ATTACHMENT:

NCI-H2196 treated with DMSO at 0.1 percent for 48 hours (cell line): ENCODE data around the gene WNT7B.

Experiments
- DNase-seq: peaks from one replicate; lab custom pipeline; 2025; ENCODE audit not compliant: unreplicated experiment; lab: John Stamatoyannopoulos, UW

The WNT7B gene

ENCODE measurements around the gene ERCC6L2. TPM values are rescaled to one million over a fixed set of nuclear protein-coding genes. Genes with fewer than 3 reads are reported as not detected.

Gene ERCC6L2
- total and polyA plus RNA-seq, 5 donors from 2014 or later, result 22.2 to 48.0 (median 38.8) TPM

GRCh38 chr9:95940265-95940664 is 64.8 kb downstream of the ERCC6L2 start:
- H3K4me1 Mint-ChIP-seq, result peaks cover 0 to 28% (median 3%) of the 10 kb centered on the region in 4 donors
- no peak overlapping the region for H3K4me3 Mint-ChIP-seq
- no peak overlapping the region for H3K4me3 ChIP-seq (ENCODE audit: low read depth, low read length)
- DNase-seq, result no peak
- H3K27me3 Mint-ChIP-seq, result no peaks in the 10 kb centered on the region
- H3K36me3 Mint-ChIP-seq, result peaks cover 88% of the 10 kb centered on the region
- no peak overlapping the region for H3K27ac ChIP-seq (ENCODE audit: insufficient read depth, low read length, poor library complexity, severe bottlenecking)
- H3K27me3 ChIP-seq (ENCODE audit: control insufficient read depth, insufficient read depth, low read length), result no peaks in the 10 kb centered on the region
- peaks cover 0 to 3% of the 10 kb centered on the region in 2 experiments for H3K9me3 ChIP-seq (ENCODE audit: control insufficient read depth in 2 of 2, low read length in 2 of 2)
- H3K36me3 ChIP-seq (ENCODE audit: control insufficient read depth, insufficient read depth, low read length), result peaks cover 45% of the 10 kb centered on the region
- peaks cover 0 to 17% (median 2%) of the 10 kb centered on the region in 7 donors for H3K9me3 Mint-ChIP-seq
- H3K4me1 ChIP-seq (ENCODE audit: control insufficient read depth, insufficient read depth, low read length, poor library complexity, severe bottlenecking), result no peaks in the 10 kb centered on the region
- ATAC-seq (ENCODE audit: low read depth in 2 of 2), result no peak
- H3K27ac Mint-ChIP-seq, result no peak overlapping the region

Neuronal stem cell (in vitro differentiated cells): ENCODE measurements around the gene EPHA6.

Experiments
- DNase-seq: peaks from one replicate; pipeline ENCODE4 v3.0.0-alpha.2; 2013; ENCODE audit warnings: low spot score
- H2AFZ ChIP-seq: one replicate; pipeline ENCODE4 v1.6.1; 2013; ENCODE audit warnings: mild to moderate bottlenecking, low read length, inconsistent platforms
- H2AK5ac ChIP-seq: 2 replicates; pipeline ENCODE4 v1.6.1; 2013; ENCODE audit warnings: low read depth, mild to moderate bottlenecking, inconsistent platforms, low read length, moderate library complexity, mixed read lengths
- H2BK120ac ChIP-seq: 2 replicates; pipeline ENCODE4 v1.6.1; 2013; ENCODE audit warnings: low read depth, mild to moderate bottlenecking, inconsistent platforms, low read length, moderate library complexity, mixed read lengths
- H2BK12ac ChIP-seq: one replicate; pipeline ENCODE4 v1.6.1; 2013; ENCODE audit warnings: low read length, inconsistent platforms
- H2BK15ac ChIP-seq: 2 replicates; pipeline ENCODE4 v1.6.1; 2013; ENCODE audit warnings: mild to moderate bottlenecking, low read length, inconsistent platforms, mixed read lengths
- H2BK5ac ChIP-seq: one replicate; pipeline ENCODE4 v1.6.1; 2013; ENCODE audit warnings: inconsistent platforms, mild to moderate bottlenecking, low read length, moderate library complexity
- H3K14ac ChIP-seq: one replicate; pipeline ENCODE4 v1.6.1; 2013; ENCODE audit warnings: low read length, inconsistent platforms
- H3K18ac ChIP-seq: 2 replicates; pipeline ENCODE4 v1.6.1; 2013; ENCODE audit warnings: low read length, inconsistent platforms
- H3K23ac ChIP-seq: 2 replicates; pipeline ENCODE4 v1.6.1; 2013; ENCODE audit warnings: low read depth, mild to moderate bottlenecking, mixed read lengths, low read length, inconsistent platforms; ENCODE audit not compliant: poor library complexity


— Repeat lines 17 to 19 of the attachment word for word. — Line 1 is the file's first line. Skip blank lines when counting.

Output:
- peaks cover 0 to 3% of the 10 kb centered on the region in 2 experiments for H3K9me3 ChIP-seq (ENCODE audit: control insufficient read depth in 2 of 2, low read length in 2 of 2)
- H3K36me3 ChIP-seq (ENCODE audit: control insufficient read depth, insufficient read depth, low read length), result peaks cover 45% of the 10 kb centered on the region
- peaks cover 0 to 17% (median 2%) of the 10 kb centered on the region in 7 donors for H3K9me3 Mint-ChIP-seq